The problem with the traditional silicone implants is that they ripple, and you can see the rippling through the skin. And sometimes that doesn't look good.

So if I press the red button it goes back?


So these are your cohesive gummy bear implants, or what is really the term is form stable, and the reason why they're called form stable is because they keep their form.

You can have an anatomically shaped implant made out of this, and it looks much more natural. You can do a breast reconstruction with an anatomically shaped implant, and get a breast mound that looks like a teardrop instead of a round breast implant. These were really great, and we've been using them a lot in breast reconstruction over the past five years or so. And you can see how, when you cut into them, it really looks like a gummy bear, as opposed to gel which kind of seeps out.

The problem is is that in order to, because they're teardrop shaped, they need to have a texture on the outside that keeps them adherent to the surrounding tissues, so they don't move around, because obviously, if they twist, you'll have an upside-down teardrop shaped breast. They put a texture on it so that it sticks.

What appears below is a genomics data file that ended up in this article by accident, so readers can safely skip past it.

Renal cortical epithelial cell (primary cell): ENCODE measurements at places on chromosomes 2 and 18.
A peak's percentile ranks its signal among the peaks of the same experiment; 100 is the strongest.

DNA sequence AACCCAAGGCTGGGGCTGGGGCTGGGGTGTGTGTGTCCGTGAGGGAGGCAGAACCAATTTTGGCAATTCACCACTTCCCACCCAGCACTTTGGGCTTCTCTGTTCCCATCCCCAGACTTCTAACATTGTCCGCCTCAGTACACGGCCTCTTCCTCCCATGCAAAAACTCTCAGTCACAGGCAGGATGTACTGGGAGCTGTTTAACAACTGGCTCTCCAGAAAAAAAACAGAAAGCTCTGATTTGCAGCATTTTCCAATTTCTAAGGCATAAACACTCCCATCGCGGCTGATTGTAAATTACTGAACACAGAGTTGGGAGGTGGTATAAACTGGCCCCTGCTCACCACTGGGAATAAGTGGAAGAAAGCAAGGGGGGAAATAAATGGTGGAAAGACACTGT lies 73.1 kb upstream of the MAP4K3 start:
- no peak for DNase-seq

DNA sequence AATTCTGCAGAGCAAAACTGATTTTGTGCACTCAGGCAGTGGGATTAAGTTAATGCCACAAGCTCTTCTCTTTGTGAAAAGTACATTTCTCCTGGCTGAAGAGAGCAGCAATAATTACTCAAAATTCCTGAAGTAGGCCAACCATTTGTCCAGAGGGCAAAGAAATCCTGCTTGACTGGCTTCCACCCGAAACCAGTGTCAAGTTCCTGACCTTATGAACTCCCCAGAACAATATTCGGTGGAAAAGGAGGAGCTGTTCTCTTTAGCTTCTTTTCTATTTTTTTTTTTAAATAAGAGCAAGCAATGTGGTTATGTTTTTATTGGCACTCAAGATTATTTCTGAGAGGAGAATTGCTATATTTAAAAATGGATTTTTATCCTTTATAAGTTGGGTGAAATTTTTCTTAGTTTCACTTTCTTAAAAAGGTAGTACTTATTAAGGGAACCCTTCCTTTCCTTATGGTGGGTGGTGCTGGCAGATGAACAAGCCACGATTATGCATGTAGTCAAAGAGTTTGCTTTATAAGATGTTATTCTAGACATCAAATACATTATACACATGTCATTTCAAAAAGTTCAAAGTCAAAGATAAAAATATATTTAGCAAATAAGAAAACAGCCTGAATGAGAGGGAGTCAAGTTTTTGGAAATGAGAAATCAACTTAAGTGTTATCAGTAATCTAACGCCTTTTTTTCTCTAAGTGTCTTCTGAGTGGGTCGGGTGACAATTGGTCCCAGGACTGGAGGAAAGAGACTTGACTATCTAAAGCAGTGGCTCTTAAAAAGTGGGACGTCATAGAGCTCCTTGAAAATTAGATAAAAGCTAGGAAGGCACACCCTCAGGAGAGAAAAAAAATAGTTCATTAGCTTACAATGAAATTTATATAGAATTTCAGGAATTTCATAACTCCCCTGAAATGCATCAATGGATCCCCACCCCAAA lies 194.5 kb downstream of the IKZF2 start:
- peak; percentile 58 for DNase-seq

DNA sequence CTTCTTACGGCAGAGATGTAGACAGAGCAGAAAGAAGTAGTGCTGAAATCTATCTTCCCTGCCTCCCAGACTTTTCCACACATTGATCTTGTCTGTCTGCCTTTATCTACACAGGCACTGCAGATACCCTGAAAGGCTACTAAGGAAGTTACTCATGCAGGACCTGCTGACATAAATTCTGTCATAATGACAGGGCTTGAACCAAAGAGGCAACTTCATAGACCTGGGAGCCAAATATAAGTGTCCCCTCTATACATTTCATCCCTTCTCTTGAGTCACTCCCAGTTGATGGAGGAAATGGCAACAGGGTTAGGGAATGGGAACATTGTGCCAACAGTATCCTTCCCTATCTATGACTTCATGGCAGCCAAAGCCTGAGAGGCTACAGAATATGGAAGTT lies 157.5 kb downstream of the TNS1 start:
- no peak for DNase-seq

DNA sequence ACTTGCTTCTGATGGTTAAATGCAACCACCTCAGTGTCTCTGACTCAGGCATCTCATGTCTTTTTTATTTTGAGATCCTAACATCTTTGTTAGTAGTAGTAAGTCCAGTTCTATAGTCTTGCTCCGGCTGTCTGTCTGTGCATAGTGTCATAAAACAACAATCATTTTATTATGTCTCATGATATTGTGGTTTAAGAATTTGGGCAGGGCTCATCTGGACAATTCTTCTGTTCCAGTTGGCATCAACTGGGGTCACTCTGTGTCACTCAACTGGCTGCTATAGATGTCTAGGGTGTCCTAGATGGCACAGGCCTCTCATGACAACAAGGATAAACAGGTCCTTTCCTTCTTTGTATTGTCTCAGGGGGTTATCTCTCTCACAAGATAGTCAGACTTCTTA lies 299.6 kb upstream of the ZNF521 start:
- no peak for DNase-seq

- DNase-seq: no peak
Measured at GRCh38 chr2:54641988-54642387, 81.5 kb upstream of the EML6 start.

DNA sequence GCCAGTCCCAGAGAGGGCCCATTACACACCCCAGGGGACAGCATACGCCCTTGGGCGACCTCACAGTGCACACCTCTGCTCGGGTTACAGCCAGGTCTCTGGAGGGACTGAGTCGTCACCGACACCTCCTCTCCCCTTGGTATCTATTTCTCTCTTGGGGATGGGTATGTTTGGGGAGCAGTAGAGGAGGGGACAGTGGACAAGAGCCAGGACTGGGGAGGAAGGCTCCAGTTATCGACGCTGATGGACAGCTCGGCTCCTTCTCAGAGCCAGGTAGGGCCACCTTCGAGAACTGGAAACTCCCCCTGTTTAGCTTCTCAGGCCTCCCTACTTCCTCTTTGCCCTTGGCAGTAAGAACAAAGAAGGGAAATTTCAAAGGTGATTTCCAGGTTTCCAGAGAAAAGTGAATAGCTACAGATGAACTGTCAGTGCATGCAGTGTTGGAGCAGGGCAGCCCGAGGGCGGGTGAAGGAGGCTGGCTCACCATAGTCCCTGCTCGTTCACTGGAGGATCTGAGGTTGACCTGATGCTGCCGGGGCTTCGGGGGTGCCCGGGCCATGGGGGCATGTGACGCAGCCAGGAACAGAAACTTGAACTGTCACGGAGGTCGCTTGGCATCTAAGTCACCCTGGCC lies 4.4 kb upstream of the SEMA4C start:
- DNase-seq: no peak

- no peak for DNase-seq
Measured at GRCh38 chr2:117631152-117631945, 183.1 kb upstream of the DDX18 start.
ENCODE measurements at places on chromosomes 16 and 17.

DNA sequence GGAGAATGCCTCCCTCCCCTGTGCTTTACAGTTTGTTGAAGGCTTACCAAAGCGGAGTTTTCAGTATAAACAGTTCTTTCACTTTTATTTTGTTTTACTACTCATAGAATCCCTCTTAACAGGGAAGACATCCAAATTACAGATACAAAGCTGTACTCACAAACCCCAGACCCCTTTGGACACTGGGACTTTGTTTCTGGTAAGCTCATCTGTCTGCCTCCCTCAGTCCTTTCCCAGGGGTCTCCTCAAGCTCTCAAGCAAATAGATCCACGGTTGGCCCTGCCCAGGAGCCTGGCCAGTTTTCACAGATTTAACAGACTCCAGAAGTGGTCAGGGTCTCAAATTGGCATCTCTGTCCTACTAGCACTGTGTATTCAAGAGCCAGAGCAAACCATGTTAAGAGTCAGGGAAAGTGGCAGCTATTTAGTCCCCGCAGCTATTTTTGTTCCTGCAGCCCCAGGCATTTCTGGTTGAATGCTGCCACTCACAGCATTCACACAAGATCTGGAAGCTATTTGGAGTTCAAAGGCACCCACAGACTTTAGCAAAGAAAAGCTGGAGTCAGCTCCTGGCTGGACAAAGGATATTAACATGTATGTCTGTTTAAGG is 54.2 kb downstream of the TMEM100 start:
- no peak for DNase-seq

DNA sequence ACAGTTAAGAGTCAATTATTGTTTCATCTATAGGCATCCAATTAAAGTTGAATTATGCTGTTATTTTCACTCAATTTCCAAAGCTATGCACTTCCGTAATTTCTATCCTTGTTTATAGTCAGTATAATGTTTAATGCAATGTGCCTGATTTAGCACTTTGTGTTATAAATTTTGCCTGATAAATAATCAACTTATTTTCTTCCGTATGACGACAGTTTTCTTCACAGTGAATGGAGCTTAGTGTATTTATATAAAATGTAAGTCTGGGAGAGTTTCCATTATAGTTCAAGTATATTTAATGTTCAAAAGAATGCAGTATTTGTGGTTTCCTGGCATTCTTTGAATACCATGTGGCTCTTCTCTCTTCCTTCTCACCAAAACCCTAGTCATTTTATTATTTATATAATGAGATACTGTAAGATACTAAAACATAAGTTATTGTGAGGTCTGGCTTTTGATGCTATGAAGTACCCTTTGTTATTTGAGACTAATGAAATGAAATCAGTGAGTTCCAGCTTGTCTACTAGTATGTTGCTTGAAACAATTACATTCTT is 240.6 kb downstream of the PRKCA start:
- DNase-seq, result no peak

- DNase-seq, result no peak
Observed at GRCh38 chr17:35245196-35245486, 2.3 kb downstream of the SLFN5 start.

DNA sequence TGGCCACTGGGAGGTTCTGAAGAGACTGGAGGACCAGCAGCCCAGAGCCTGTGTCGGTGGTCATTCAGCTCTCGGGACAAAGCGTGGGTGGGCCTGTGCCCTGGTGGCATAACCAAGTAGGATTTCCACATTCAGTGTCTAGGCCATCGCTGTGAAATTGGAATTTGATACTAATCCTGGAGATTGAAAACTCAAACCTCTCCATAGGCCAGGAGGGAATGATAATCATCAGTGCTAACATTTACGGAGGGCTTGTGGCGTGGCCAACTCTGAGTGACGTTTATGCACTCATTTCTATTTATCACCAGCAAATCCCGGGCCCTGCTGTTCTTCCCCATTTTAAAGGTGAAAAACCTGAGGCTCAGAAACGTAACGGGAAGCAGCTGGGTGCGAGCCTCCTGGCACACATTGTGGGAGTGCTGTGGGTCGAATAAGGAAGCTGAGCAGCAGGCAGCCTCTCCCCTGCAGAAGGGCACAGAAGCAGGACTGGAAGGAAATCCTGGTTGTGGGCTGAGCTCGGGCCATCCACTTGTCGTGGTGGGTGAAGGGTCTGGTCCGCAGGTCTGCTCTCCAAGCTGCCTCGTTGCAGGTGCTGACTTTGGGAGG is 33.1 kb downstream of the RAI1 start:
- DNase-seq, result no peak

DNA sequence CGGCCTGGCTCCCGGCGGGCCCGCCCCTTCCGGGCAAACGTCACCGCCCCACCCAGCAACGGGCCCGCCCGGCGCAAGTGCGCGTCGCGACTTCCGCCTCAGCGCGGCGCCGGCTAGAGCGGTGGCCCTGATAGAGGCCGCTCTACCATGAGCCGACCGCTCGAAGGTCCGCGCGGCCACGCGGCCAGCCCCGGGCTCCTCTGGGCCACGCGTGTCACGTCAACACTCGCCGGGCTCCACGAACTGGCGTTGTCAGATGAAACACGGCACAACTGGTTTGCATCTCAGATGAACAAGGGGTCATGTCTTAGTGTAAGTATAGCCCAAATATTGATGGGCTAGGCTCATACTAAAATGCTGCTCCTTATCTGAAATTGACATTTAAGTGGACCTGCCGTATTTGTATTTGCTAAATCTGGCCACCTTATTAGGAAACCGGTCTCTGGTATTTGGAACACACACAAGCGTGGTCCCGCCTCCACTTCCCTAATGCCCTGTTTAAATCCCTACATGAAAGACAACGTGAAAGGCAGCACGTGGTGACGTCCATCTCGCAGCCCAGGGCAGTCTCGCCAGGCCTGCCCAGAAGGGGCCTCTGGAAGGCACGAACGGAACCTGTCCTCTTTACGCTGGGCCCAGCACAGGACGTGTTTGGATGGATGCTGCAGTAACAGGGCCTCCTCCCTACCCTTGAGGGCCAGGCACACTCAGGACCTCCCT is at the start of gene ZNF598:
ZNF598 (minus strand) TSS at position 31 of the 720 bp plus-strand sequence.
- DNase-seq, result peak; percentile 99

Unfortunately, over the last year and a half to two years, there's been increasing public awareness and increasing awareness within the scientific community of breast implant associated anaplastic large cell lymphoma, which is horrible, right? Because in the 1980s, there was a big scare over silicone breast implants and the possible link to breast cancer, autoimmune disease, lupus, arthritis, and all of those links were proven not to be true. Millions of women who had silicone breast implants were proven that, statistically, that there was no link connecting it at all. There was a temporary moratorium on silicone breast implants in the United States, and in 2006 that moratorium was lifted.

They never stopped using silicone breast implants outside the United States, so Canada, South America, Europe. And the NIH and National Institute of Medicine studied breast implants tremendously. As a matter of fact, a little quirk of medical research is that breast implants are the most highly studied implant on the market today. So when they make a pacemaker, it's not studied as much as breast implants.